Rocher was a shooting star and bestselling author, but his career had begun to ebb a while back. Desperate for adulation, living for his reviews, he took the downturn in his career badly. When Zoe stumbles into his life, he is living as a recluse. They start a relationship -- but, to Zoe's disappointment, Rocher continues to be unwilling to even venture out of his apartment; he even always keeps the curtains closed -- and he won't explain himself.
       Zoe stumbles on one of Rocher's secrets one night, when she finds a woman in the kitchen with him at three in the morning. The woman is Agathe -- Rocher's editor and, it turns out, the wife he is now separated from. With Rocher, inspired by Zoe, working on a new book, and Agathe finding it very promising, she's back in the picture again -- at least as his editor.
       As it turns out, Rocher has been keeping an even bigger secret, which helps explain both his recent success and his extremely withdrawn lifestyle. Agathe is in on it -- it was her idea -- and Zoe has to go along with it. But Zoe has grander ambitions, and ultimately Rocher is sacrificed and hoisted by his own fame- and glory-seeking petard in an entertaining if not adequately developed final twist.
       Bagieu does make her two main characters a bit extreme -- Zoe is an uncultured naïf, Rocher a condescending egocentric (though very much in love) -- and the clash of cultures is a bit simplistic. Still, the few literary allusions are sly: Rocher hiding behind the name 'Emile Ajar' for his pizza delivery [cf.], or the pseudonym 'Ariane Solal' (combining the lovers' names from Belle du Seigneur ...). And while Rocher is too ridiculously needy -- in terms of critical and popular acclaim -- it makes for a reasonably amusing send-up of authors' egos.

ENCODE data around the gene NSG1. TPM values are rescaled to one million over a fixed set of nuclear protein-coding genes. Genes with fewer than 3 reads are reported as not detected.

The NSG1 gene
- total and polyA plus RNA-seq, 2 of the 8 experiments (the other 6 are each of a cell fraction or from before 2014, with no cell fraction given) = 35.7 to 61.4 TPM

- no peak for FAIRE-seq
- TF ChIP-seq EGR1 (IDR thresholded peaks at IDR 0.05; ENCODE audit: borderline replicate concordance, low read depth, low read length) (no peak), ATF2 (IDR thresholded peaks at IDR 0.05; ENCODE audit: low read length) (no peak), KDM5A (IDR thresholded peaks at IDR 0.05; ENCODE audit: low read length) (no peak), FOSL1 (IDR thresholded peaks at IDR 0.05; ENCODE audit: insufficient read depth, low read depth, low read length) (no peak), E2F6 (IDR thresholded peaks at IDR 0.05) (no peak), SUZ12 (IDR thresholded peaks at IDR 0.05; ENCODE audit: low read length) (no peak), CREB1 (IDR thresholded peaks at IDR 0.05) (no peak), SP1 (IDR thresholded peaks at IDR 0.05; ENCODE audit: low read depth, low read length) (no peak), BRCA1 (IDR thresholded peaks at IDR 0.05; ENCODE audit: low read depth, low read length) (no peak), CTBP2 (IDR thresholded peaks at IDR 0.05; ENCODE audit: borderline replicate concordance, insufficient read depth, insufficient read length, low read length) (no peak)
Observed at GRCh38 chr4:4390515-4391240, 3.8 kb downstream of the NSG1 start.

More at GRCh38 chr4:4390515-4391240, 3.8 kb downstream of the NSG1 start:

The somewhat muted colors of the panels can seem a bit drab, but are, of course, appropriate for much of the novel -- i.e. Zoe's drab life. (And the bright final panel does then show all the more convincingly how things have changed.) The fairly simple faces take some getting used to, but prove to be quite expressive; a drawing-style that can initially seem off-putting ultimately seems just fine.
       Exquisite Corpse doesn't quite play by the rules of the surrealists' game it takes its title from, and though the wordplay of the title also touches upon one of the story's twists, the not-quite-follow-through is representative of Bagieu's approach throughout. The novel jerks and jumps ahead unevenly, with much glossed over (like: what's the deal with Zoe's boyfriend ?). Zoe's relationship with Rocher is also not entirely plausible, but it's the too-quick final twist that really could have used more developing.
       Still, Exquisite Corpse is an amusing story, with some fun ideas (and commentary on literary pretensions).

- M.A.Orthofer, 25 October 2017

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Exquisite Corpse: Reviews: Other books of interest under review:

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About the Author:

       Pénélope Bagieu was born in 1982.

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© 2017 the complete review